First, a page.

It’s the 0x10th day of Christmas, and it’s time for you to learn of time. The synopsis S32::Temporal has been heavily revised in the past year, and today’s post details some of the basics of time as it is implemented in Perl 6.
time and now
The two terms that give the current time (at least what your system thinks is the current time) are
now. Here’s a quick example:
> say time; say now;
The first (obvious) difference is that
time returns POSIX time, as an integer.
now returns an object known as an
now if you want fractions of a second and recognition of leap seconds.
time won’t give you fractions of a second or leap seconds, because it returns POSIX time. Which one you use all depends on what you need.
DateTime and friend
Most of the time, you will want to store dates other than now. For this, the
DateTime object is what you need. If you want to store the current time, you can use:
my $moment = DateTime.new(now); # or DateTime.new(time)
Otherwise, there are two ways of creating a DateTime object:
my $dw = DateTime.new(:year(1963), :month(11), :day(23), :hour(17), :minute(15));
This is in UTC, if you want to enter it in in another timezone, use the
:timezone adverb. Here, only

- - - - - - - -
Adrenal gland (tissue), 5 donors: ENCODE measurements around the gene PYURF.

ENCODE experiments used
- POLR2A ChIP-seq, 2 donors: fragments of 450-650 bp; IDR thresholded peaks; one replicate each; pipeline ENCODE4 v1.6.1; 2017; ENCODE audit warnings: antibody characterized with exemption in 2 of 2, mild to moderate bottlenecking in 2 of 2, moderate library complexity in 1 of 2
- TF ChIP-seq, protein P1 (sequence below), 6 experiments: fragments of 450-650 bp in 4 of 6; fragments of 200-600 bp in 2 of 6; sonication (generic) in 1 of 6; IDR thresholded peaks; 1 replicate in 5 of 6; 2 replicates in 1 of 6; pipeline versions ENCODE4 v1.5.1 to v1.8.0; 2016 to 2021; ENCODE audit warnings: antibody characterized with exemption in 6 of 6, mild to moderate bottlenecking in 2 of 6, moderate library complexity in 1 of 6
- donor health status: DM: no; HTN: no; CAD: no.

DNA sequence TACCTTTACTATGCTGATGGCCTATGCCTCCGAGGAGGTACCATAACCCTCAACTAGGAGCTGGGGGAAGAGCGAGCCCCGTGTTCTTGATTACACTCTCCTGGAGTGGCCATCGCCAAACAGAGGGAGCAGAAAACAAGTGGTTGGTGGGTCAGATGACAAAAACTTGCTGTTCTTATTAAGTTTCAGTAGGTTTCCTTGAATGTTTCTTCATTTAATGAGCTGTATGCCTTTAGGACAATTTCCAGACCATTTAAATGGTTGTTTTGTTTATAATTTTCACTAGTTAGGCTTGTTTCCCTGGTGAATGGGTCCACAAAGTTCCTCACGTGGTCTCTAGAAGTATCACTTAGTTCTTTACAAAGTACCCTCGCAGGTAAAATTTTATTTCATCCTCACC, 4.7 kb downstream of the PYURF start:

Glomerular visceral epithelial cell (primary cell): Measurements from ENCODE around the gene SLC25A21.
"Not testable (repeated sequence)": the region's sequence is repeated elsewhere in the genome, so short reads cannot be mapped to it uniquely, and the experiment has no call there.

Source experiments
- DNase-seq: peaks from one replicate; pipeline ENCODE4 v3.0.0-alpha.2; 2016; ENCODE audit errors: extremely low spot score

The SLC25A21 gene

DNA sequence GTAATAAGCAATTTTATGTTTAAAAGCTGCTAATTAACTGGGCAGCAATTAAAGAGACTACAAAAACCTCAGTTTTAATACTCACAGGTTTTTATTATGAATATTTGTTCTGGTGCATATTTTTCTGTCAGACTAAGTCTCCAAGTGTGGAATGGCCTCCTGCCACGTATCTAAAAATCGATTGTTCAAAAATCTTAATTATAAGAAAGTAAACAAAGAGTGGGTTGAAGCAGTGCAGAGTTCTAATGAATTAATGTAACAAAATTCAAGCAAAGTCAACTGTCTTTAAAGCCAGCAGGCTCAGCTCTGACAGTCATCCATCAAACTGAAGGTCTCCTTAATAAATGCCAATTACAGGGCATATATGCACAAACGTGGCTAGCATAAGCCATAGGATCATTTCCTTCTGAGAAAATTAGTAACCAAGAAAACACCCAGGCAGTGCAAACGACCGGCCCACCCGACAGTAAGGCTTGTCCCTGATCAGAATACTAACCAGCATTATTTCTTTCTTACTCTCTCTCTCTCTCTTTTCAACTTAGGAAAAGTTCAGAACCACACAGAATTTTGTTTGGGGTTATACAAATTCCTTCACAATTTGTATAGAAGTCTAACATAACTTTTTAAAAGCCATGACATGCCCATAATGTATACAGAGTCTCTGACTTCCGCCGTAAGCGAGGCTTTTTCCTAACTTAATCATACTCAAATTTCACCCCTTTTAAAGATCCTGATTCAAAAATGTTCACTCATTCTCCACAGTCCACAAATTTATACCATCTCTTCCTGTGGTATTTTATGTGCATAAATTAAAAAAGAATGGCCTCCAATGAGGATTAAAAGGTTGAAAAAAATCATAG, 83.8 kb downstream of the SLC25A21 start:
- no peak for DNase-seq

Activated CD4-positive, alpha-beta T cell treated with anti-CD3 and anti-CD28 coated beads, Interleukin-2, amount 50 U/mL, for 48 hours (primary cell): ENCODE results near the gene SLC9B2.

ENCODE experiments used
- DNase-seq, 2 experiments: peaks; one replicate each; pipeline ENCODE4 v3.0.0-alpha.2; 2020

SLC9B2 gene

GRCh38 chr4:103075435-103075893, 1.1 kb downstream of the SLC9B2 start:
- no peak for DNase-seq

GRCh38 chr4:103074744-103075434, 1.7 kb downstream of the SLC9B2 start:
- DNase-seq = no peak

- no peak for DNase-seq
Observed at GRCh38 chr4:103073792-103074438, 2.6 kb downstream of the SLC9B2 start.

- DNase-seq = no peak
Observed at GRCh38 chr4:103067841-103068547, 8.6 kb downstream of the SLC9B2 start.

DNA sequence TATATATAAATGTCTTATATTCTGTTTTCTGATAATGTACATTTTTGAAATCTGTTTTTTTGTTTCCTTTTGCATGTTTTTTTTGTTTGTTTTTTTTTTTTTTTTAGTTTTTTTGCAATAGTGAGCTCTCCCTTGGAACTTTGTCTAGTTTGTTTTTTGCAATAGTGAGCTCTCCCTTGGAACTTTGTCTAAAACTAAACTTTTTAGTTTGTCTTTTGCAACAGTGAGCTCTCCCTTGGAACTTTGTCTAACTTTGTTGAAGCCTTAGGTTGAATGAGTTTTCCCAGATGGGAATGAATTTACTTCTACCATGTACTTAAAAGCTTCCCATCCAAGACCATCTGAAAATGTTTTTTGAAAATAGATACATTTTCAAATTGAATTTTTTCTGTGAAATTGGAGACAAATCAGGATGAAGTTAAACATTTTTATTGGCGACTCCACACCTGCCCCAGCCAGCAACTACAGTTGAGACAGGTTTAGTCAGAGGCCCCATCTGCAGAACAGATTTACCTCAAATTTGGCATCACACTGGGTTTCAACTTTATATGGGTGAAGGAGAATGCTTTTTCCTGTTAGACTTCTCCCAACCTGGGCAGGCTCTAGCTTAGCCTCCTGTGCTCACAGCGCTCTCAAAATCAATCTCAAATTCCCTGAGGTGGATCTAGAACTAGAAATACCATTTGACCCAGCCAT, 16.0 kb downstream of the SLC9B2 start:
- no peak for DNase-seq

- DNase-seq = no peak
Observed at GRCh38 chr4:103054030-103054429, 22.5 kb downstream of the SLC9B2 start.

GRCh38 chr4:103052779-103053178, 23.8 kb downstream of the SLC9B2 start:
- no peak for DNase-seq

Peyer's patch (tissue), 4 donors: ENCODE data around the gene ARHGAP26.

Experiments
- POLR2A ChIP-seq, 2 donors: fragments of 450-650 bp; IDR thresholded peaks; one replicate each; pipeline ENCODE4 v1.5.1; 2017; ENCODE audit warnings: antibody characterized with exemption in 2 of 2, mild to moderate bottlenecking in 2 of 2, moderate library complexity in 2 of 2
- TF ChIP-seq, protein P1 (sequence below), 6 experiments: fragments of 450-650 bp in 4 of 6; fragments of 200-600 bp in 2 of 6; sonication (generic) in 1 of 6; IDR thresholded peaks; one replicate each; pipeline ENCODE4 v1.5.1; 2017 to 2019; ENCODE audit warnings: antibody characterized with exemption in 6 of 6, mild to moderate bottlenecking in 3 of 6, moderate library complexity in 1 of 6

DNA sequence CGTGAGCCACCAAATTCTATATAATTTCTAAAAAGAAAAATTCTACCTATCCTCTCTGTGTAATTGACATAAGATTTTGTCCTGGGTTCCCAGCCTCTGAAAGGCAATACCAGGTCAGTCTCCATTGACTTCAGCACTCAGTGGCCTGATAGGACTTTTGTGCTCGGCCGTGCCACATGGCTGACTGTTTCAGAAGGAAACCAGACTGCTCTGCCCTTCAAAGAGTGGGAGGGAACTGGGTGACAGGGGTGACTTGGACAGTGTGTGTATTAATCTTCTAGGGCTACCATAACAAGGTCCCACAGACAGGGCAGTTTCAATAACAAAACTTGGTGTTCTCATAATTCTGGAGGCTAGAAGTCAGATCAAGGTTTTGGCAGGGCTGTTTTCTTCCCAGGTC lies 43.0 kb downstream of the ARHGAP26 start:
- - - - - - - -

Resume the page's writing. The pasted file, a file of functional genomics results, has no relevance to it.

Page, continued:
:year is required, the rest defaults to midnight on January 1 of the year.
This way is also pretty tedious. You could instead create a DateTime object by inputting an ISO 8601 timestamp, as a string.
my $dw = DateTime.new("1963-11-23T17:15:00Z");
The Z denotes UTC. To change that, replace Z with +hhmm or -hhmm, where ‘hh’ is the number of hours offset and ‘mm’ the number of minutes.
There is also a Date object, which is created in a similar way, but without hours, minutes, or seconds. For example:
my $jfk = Date.new("1963-11-22"); # you can also use :year and so on
The introduction of the Date object is actually a lesson from CPAN’s DateTime module: sometimes you want to treat days without having to worry about things like time zones and leap seconds. It’s inherently easier to handle pure dates. For example Date has built-in .succ and .pred methods, so you can increment and decrement them in your code.
$jfk++; # Day after JFK
That’s about it for Time in P6. To see all the gritty details go to the Temporal specification or ask about it in the community!